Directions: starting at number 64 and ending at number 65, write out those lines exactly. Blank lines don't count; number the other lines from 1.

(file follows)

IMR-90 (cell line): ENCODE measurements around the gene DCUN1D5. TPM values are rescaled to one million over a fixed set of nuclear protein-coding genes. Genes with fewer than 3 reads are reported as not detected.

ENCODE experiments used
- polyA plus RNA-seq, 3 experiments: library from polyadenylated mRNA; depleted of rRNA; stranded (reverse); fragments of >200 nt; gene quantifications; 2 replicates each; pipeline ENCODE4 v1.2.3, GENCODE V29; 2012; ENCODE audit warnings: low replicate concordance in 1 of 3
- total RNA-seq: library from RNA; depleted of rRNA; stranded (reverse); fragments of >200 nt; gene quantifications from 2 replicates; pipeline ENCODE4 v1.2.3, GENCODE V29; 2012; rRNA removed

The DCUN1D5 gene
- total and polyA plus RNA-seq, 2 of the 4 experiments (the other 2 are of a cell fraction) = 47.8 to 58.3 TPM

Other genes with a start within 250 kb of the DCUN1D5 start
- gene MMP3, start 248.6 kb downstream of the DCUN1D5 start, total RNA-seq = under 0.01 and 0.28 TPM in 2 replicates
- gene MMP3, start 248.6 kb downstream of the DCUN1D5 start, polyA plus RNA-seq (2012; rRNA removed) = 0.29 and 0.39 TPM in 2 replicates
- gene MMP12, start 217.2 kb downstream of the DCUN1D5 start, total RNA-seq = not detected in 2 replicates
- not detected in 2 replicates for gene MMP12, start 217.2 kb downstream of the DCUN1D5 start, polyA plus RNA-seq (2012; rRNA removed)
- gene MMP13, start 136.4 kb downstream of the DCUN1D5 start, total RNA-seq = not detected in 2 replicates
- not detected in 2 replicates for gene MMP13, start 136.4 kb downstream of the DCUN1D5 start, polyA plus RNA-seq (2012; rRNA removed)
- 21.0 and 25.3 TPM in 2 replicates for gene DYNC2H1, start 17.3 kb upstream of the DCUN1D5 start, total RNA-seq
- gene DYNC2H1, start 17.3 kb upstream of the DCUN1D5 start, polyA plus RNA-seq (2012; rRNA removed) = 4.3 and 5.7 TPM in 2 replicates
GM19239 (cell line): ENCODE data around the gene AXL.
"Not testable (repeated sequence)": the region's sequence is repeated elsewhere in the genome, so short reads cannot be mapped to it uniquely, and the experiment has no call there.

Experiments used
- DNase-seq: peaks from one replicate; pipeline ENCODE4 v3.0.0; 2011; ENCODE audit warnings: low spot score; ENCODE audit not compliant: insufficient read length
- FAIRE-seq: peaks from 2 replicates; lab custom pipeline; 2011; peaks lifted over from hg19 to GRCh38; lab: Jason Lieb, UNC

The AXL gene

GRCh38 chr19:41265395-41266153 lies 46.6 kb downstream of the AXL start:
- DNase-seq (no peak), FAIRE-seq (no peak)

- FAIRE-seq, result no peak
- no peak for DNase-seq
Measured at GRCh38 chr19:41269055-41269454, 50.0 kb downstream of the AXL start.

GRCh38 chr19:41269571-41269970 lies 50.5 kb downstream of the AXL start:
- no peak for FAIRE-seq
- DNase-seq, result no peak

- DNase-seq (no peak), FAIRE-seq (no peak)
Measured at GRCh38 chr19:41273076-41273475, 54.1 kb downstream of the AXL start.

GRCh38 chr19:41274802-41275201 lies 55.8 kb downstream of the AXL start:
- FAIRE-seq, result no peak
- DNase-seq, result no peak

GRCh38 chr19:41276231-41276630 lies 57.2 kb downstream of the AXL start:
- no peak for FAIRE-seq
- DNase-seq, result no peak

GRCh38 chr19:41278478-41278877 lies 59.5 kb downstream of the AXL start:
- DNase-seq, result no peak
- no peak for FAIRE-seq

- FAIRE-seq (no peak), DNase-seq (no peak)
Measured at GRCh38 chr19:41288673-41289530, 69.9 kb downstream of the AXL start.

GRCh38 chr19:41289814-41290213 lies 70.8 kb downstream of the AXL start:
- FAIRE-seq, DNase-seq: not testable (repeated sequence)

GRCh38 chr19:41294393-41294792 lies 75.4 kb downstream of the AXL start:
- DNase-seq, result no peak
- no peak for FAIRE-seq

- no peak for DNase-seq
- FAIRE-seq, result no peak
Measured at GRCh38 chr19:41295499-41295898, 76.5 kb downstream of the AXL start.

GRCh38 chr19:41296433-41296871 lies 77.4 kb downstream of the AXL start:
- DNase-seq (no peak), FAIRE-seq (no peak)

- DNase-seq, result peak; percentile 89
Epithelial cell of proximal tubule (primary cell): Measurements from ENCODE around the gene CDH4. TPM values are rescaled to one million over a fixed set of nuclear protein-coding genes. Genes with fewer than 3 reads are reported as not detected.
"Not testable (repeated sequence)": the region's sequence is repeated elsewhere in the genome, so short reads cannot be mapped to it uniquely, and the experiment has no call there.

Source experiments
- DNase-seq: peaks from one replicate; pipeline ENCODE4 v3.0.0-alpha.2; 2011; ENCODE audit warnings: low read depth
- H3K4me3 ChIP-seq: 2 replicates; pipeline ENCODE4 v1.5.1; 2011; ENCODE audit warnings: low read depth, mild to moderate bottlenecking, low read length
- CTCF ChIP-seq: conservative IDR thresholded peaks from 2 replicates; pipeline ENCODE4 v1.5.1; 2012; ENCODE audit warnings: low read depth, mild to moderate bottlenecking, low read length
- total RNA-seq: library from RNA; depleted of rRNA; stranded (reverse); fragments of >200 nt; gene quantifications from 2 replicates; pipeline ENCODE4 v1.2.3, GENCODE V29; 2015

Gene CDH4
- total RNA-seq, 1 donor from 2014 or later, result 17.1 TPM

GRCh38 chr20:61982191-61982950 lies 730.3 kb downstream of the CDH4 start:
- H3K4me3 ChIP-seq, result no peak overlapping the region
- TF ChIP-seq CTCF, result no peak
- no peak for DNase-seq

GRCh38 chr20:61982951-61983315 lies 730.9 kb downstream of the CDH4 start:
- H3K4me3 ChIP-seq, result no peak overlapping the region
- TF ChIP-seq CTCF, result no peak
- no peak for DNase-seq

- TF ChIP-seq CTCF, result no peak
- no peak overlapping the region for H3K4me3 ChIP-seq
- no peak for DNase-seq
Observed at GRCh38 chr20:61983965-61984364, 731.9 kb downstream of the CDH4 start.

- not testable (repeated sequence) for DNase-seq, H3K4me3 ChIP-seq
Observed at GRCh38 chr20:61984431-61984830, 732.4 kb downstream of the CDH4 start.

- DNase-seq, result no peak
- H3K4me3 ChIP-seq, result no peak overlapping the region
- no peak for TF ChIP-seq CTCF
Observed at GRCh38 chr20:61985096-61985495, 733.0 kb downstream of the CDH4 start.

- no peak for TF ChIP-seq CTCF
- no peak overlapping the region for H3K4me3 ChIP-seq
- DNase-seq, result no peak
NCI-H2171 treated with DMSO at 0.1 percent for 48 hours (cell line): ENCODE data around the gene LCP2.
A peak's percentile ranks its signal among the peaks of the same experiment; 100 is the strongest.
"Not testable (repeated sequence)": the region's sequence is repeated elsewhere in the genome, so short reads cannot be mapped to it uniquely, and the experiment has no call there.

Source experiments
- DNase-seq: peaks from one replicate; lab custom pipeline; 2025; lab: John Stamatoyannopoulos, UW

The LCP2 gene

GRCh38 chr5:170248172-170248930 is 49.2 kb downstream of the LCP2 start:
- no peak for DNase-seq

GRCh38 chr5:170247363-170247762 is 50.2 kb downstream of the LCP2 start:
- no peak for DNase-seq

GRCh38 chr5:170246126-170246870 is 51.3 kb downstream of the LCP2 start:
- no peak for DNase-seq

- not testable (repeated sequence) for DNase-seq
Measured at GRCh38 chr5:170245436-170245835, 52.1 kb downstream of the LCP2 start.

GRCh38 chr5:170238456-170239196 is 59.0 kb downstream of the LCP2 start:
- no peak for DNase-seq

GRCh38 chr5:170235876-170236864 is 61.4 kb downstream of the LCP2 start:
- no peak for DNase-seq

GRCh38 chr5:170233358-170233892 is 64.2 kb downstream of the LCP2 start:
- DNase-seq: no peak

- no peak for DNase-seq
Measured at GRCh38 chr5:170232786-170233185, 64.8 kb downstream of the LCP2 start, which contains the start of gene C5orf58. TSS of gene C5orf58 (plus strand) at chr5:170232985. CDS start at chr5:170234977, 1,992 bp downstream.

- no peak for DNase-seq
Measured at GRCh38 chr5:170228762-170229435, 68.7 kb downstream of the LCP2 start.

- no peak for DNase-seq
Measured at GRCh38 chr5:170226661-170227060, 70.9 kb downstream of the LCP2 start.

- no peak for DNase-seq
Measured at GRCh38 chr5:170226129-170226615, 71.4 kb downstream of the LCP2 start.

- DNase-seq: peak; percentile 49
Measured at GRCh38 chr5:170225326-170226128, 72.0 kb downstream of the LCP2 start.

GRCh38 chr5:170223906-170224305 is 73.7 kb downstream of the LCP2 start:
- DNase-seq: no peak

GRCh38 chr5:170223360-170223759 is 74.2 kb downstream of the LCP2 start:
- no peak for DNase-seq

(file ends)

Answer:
- H3K4me3 ChIP-seq, result no peak overlapping the region
- TF ChIP-seq CTCF, result no peak